I would first ask a structural engineer to give her/his opinion about how to handle the load bearing wall. She/he can tell you exactly what needs to be done and may even suggest someone to do the work. Make sure you check referrals if you contract out some of the work. Our kitchen also has three doors, one to the old porch, now laundry area, one to the dining room and one to the family room. Once you find out about the possibility of taking out the wall, you could do a to-scale sketch and take it to Lowe's or Home Depot to have their kitchen planner help with the layout (free service). This is the cheap plan - if you have the bucks, hire an architect.
Diane

    Bookmark   February 17, 2009 at 12:11PM
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acc0406

My house was built in the '30s. We had a eat-in kitchen that had been remodeled in the '80s so there really wasn't much to save (I'm glad that I didn't have to make the decision regarding what to save and what to change). Last year we opened it up into the adjacent breezeway without changing the footprint of the house. They took out the wall between the kitchen and breezeway and replaced the wall with a large beam. They took out the breezeway ceiling and reframed it because it couldn't support drywall. They added insulation then. Our biggest issue was incorporating the 9" step between the breezeway and kitchen without redoing foundations.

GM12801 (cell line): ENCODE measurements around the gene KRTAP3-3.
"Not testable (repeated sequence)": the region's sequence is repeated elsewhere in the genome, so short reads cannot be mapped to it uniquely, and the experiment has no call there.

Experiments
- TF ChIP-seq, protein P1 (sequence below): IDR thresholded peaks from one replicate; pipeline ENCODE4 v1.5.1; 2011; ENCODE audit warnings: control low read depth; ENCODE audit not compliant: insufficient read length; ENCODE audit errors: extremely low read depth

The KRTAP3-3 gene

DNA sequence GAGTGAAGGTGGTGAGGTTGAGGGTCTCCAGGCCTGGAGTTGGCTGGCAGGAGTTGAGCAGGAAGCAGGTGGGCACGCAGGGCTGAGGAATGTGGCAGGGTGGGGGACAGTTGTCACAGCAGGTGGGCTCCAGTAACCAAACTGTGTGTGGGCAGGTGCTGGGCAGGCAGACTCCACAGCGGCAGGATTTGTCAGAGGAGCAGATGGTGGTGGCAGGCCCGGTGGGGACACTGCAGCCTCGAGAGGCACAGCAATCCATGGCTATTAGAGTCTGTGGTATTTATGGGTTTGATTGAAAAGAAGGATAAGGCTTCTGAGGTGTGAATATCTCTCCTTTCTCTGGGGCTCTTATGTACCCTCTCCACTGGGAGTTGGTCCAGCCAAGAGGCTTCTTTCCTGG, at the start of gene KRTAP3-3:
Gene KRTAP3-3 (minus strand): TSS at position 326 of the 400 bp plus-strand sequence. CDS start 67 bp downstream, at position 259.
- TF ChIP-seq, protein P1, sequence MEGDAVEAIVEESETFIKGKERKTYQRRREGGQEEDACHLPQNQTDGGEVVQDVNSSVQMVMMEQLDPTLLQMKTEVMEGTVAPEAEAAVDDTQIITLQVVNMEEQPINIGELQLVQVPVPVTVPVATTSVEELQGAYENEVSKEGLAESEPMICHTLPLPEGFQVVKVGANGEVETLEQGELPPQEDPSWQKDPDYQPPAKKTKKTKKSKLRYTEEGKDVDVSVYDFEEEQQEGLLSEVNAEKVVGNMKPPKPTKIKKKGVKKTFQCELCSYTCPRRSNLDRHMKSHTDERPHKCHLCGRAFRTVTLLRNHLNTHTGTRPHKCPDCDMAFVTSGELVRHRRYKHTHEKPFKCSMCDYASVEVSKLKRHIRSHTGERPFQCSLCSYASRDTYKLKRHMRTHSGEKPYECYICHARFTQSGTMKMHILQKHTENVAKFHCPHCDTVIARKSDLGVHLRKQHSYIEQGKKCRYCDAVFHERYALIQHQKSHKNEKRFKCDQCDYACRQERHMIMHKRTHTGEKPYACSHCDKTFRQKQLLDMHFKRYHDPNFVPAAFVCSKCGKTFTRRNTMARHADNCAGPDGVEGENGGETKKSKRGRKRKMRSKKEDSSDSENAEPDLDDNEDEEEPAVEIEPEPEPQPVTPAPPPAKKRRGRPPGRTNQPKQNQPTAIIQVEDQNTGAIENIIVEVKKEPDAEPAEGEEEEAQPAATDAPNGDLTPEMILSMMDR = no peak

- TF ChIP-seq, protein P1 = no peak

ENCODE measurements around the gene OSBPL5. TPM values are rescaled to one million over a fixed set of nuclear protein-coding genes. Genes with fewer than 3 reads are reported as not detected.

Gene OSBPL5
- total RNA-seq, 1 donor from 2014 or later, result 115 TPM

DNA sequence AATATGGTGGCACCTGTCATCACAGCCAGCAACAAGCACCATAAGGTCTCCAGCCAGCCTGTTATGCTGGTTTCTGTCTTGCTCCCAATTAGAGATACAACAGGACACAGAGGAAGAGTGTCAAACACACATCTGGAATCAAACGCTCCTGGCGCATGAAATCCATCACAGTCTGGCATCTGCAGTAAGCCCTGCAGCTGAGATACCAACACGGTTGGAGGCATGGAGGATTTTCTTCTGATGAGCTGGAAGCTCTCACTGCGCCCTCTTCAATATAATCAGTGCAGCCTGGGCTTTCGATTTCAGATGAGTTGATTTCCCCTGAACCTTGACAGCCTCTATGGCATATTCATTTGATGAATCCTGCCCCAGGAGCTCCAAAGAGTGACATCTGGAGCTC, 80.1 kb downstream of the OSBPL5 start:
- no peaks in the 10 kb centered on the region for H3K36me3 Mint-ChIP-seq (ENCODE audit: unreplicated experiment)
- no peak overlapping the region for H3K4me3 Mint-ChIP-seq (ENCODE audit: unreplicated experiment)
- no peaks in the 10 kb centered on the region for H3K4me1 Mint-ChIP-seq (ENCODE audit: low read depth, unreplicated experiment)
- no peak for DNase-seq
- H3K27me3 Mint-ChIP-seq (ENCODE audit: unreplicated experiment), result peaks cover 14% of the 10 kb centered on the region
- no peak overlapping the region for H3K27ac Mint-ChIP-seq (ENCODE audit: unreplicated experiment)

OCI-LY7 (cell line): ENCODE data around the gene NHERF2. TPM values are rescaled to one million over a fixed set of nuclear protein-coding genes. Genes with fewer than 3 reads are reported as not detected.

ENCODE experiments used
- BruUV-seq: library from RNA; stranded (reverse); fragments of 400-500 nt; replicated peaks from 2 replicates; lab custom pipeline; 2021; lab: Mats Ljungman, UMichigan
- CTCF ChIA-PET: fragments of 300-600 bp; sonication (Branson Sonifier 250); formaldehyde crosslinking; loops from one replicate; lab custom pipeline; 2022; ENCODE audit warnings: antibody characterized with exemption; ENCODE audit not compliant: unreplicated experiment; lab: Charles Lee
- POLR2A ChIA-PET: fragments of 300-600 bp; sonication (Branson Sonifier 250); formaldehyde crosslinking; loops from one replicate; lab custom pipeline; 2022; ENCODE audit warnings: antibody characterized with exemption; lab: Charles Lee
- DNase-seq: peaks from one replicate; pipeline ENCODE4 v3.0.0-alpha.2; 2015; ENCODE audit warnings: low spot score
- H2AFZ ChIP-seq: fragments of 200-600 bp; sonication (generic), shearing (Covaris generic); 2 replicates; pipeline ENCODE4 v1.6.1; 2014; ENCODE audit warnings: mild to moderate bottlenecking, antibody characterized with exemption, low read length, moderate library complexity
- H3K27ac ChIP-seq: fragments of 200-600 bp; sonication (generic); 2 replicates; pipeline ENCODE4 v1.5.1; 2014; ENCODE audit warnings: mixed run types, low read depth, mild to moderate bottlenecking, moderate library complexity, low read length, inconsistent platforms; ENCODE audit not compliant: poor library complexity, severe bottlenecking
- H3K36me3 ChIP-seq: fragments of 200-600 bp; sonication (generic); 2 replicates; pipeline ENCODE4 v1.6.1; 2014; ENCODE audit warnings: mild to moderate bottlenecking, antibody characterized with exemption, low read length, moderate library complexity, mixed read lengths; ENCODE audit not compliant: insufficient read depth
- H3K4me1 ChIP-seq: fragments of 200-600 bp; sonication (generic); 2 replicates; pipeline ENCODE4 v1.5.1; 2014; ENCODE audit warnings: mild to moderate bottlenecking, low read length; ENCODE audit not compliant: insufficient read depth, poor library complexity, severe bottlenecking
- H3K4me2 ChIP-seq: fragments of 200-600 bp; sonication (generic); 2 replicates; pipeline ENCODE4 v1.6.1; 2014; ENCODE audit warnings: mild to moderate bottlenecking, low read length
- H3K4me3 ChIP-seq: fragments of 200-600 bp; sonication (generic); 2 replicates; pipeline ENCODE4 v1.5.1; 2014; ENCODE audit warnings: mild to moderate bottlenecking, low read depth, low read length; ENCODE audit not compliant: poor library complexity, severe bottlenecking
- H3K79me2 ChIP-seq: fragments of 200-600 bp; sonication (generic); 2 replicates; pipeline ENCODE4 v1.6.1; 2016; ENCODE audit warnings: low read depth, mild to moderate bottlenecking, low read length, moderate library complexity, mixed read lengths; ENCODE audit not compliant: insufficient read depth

Bookmark   February 17, 2009 at 1:46PM
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worldmom

As far as the one wall being load-bearing, it *is* possible to knock it out or widen the doorway or whatever it is you're thinking of. :o) We're knocking out most of a load-bearing wall between our kitchen and dining room, and our contractor is putting in a very large laminated beam. We opted to drop the ceiling to about 9.5 feet to cover it, but you could also leave it exposed or box it in.

There's definitely some labor involved, but so far, it's turned out to be a lot less complicated than we imagined it would be.

I feel for you being in a small kitchen with all those doorways. Our existing kitchen is about that size, and we have a mudroom entrance, side hall, and dining room entrance. We're actually adding one more doorway (pantry) in the remodel, but our kitchen is going to be about 50% larger, so it's a good trade-off. :o)

Good luck!

    Bookmark   February 18, 2009 at 1:19AM